Japan’s prime minister, Yoshihiko Noda, is under pressure to call early general elections after the resignation of his justice minister, Keishu Tanaka, 74, over past connections to organised crime. Tanaka, who was appointed three weeks ago in a reshuffle intended to boost support for Noda, stepped down yesterday after a magazine revealed he had acted as a matchmaker at the wedding of a senior yakuza gang member, and attended a party organised by the same gang’s leader 30 years ago. Soon after becoming justice minister Tanaka admitted receiving 420,000 yen [£3,200] from a foreign-owned company

Martial arts students perform kung fu at the Shaolin temple, Dengfeng, for the ninth Shaolin Wushu festival held each year in China Photograph: ChinaFotoPress/Getty

between 2006 and 2009. Japan forbids politicians from knowingly accepting funds from foreign sources. His office said it had returned the money. Tanaka claimed he had been unaware of the yakuza connections. His resignation – which the government ascribed to poor health after he was admitted to hospital last Friday with chest pains – has attracted fresh criticism of Noda’s judgment. In September 2011 his trade and industry minister, Yoshio Hachiro, resigned after describing an area in Fukushima, scene of last year’s nuclear disaster, as a “ghost town” and joking about radioactive contamination. Noda has resisted calls for an early general election, with polls suggesting his party would lose, three years after it swept to power in a landslide. He also faces criticism over his handling of the economy. Justin McCurry Tokyo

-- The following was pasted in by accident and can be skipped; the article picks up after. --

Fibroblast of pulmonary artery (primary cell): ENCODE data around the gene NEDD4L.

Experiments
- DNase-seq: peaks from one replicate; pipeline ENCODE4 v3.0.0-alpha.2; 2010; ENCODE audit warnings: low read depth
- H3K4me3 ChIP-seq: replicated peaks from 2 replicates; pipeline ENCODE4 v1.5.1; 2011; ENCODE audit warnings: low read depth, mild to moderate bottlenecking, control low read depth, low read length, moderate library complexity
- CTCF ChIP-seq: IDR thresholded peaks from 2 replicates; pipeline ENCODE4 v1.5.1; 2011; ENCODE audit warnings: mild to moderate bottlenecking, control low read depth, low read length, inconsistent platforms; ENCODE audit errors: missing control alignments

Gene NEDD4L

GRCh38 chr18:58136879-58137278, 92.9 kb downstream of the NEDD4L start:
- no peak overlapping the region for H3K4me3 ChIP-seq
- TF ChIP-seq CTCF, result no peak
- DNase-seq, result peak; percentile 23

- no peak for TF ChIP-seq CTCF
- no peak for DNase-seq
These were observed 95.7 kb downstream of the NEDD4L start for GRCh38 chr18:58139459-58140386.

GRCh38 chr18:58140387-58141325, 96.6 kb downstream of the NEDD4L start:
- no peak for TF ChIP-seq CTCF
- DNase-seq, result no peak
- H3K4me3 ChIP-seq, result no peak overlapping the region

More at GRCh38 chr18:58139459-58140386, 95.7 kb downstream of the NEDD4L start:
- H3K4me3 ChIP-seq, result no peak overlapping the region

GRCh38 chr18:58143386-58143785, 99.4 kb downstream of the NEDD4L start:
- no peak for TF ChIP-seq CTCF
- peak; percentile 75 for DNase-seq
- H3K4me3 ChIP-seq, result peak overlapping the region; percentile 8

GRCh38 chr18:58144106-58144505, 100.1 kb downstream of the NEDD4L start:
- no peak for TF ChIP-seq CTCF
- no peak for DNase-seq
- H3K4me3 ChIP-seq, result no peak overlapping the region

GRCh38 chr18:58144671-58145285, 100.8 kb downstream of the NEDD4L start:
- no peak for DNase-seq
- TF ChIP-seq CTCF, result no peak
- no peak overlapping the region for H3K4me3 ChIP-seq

Gulf of Aden

Sharp decline in pirate attacks off Somali coast